Coltsfoot or Petasites frigidus


From Wikipedia, the free encyclopedia

Petasites is a genus of flowering plants in the sunflower family, Asteraceae, that are commonly referred to as butterburs and coltsfoots. They are perennial plants with thick, creeping underground rhizomes and large rhubarb-like leaves during the growing season.

Petasites frigidus

Scientific classification

Kingdom:     Plantae
(unranked): Angiosperms
(unranked): Eudicots
(unranked): Asterids
Order:          Asterales
Family:         Asteraceae
Tribe:           Senecioneae
Genus:         Petasites
Species:       P. frigidus
Binomial name: Petasites frigidus

Petasites frigidus, the Arctic sweet coltsfoot or Arctic butterbur, is a species of Petasites native to Arctic to cool temperate regions of the Northern Hemisphere in northern Europe, northern Asia and northern North America. It is a herbaceous perennial plant producing flowering stems in early spring, and large leaves through the summer. The upright flowering stems are 10–20 cm tall, and bear only 5-12 inflorescences, yellowish-white to pink in colour. The leaves are rounded, 15–20 cm broad, with a deeply cleft base and shallowly lobed margin, and rise directly from the underground rootstock. The underside of the leaves is covered with matted, woolly fuzz. It grows in moist shaded ground, preferring stream banks and seeping ground of cut-banks.


The leaf stalks and flower stems (with flowers) are edible and can be used as a vegetable dish. A salt-substitute can also be made by drying and then burning the leaves. This black, powdery substance will provide a salty taste.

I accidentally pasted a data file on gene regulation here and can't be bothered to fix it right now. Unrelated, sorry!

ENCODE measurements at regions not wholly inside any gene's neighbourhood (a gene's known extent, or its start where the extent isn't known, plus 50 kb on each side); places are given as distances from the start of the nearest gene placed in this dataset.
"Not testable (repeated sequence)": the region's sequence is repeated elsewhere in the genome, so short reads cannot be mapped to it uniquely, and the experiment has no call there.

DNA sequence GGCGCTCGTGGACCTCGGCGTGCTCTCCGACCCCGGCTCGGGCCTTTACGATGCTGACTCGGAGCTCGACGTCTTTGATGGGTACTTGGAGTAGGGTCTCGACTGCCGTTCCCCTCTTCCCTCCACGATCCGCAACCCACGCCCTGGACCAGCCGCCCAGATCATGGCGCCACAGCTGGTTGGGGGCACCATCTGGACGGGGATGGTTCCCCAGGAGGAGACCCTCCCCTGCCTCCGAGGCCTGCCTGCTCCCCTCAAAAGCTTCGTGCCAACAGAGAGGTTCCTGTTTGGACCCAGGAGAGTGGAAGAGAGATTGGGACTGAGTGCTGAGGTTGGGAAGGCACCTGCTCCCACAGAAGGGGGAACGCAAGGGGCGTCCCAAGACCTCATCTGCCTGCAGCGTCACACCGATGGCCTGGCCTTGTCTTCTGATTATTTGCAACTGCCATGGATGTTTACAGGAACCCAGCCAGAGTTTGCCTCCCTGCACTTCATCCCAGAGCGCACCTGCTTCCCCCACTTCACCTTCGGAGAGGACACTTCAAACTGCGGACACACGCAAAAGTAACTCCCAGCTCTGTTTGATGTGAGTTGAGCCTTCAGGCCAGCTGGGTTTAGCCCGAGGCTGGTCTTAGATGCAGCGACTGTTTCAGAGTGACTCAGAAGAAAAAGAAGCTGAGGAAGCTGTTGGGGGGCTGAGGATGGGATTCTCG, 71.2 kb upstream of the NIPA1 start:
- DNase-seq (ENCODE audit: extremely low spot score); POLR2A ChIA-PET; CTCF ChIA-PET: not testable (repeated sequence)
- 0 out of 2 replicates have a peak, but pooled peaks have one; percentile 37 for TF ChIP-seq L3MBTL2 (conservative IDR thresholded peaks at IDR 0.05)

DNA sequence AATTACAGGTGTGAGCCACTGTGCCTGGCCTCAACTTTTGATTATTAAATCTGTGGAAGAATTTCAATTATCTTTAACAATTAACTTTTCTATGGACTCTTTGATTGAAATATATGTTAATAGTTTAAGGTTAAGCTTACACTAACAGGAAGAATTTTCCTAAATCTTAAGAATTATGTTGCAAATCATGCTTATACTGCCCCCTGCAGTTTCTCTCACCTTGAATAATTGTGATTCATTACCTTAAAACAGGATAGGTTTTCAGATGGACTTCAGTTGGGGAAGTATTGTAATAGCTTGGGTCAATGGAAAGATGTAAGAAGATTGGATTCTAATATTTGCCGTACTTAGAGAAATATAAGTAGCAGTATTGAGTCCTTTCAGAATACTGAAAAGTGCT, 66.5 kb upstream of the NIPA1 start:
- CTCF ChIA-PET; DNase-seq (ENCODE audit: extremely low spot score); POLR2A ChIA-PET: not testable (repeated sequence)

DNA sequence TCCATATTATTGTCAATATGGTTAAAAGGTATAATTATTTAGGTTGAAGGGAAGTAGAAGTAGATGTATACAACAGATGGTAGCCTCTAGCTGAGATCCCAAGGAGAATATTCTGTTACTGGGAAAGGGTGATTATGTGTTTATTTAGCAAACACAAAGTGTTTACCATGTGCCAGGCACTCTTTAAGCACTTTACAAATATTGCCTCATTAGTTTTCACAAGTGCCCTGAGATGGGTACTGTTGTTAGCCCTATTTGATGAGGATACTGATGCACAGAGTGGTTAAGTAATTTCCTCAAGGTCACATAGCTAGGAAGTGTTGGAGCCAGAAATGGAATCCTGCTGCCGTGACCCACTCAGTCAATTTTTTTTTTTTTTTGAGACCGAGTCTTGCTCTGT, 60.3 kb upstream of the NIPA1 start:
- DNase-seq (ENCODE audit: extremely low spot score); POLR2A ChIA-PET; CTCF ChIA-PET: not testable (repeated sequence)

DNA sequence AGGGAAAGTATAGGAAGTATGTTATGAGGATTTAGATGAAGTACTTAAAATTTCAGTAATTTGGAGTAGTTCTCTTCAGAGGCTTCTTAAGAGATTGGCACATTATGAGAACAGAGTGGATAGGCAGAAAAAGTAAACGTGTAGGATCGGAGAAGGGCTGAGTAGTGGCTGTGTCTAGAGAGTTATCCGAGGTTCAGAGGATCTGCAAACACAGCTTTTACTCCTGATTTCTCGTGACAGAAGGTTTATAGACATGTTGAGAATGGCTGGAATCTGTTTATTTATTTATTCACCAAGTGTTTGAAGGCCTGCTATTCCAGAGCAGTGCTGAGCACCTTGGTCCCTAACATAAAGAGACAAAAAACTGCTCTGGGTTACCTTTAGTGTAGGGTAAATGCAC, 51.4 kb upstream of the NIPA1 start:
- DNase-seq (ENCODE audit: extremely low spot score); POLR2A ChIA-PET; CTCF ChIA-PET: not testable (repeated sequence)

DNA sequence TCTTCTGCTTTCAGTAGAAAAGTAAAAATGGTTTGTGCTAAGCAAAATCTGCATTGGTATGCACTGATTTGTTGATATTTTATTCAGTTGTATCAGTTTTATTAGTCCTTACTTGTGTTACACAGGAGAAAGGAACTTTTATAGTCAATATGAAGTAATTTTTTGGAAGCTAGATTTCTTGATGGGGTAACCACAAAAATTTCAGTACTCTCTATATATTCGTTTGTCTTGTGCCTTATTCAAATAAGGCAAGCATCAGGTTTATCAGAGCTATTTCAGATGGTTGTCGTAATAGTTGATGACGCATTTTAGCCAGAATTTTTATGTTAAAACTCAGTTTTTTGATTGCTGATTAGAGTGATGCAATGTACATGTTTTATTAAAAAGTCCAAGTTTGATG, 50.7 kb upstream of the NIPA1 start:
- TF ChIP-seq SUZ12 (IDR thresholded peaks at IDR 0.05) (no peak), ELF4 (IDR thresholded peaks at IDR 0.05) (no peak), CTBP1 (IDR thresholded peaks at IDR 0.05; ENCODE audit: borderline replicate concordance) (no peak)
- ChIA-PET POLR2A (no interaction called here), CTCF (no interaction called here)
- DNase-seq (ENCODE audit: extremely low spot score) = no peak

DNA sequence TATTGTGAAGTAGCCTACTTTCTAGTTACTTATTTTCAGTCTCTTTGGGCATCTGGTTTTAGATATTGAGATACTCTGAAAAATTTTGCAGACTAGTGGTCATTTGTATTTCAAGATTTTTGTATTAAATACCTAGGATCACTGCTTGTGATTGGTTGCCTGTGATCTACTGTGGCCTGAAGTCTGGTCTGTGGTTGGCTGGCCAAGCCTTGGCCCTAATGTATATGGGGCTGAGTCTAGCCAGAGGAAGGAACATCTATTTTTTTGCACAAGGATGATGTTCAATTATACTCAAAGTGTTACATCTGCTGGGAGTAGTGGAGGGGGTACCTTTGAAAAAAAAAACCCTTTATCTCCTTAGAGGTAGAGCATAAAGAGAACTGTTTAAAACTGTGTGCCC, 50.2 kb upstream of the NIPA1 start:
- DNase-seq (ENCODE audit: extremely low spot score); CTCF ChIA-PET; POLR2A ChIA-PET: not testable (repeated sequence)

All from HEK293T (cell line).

Medicinal uses

Butterbur has been used for over 2000 years to treat a variety of ailments including fever, lung disease, spasms, and pain. Currently, butterbur extract is used for migraine prevention and treatment of allergic rhinitis, which have the most evidence for its effectiveness. Some butterbur species contain the chemicals petasin and isopetasin which are believed to have potential benefits in treating migraines. High concentrations of petasin occur in both butterbur root and leaves, with the leaves containing lower levels of the toxic chemical. Butterbur extracts have been reported to be effective in reducing frequency and severity of migraine headaches. Several double-blind studies have shown that high doses of Petasites hybridus” extract, containing petasin and/or isopetasin, are effective both in preventing and in relieving migraine, with the best results in groups taking the higher dose of the supplement. Although mainly well-tolerated, the adverse effects of butterbur reported in clinical trials include mainly gastrointestinal problems, such as nausea, flatulence, and belching. The American Academy of Neurology and American Headache Society now endorse butterbur for preventing migraine headaches with a Level A recommendation (based on at least two strong clinical trials). Furthermore, the Canadian Headache Society supports a strong recommendation for use of butterbur in prevention of migraines for select patients based on their clinical features and co-existing disorders.

Additionally, a study showed butterbur extract to be an effective treatment for hay fever without the sedative effect of the antihistamine cetirizine, if taken four times daily. Butterbur was also shown to be comparably effective as fexofenadine when compared to placebo for reducing symptoms of allergic rhinitis